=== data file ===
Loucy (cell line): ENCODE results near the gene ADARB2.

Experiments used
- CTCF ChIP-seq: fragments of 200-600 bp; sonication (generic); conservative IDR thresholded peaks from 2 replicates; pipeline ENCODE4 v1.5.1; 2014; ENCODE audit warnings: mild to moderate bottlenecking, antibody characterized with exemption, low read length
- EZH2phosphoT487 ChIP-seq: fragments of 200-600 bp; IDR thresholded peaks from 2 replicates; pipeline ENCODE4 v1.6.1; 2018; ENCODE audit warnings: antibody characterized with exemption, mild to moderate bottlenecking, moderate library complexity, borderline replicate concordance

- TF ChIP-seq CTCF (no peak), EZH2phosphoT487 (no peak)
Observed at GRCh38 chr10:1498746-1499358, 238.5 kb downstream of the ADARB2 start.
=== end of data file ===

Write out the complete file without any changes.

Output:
Loucy (cell line): ENCODE results near the gene ADARB2.

Experiments used
- CTCF ChIP-seq: fragments of 200-600 bp; sonication (generic); conservative IDR thresholded peaks from 2 replicates; pipeline ENCODE4 v1.5.1; 2014; ENCODE audit warnings: mild to moderate bottlenecking, antibody characterized with exemption, low read length
- EZH2phosphoT487 ChIP-seq: fragments of 200-600 bp; IDR thresholded peaks from 2 replicates; pipeline ENCODE4 v1.6.1; 2018; ENCODE audit warnings: antibody characterized with exemption, mild to moderate bottlenecking, moderate library complexity, borderline replicate concordance

- TF ChIP-seq CTCF (no peak), EZH2phosphoT487 (no peak)
Observed at GRCh38 chr10:1498746-1499358, 238.5 kb downstream of the ADARB2 start.